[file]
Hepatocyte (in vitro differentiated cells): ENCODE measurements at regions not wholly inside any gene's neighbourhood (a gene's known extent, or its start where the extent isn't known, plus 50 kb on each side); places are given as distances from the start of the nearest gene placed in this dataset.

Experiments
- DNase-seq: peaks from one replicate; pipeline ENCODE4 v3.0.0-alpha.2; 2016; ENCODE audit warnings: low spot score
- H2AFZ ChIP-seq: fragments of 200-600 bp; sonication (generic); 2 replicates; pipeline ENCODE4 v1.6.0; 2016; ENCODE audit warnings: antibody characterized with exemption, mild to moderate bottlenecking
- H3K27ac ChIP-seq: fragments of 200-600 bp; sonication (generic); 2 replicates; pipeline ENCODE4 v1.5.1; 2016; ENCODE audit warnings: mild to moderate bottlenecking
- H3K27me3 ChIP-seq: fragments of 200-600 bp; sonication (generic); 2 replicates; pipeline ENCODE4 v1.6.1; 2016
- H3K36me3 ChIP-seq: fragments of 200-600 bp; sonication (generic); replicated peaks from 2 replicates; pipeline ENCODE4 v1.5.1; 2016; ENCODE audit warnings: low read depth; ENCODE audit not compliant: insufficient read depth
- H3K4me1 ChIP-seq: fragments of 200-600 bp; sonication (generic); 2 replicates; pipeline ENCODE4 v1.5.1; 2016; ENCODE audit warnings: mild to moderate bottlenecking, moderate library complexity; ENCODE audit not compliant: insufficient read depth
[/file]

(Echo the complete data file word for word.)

Hepatocyte (in vitro differentiated cells): ENCODE measurements at regions not wholly inside any gene's neighbourhood (a gene's known extent, or its start where the extent isn't known, plus 50 kb on each side); places are given as distances from the start of the nearest gene placed in this dataset.

Experiments
- DNase-seq: peaks from one replicate; pipeline ENCODE4 v3.0.0-alpha.2; 2016; ENCODE audit warnings: low spot score
- H2AFZ ChIP-seq: fragments of 200-600 bp; sonication (generic); 2 replicates; pipeline ENCODE4 v1.6.0; 2016; ENCODE audit warnings: antibody characterized with exemption, mild to moderate bottlenecking
- H3K27ac ChIP-seq: fragments of 200-600 bp; sonication (generic); 2 replicates; pipeline ENCODE4 v1.5.1; 2016; ENCODE audit warnings: mild to moderate bottlenecking
- H3K27me3 ChIP-seq: fragments of 200-600 bp; sonication (generic); 2 replicates; pipeline ENCODE4 v1.6.1; 2016
- H3K36me3 ChIP-seq: fragments of 200-600 bp; sonication (generic); replicated peaks from 2 replicates; pipeline ENCODE4 v1.5.1; 2016; ENCODE audit warnings: low read depth; ENCODE audit not compliant: insufficient read depth
- H3K4me1 ChIP-seq: fragments of 200-600 bp; sonication (generic); 2 replicates; pipeline ENCODE4 v1.5.1; 2016; ENCODE audit warnings: mild to moderate bottlenecking, moderate library complexity; ENCODE audit not compliant: insufficient read depth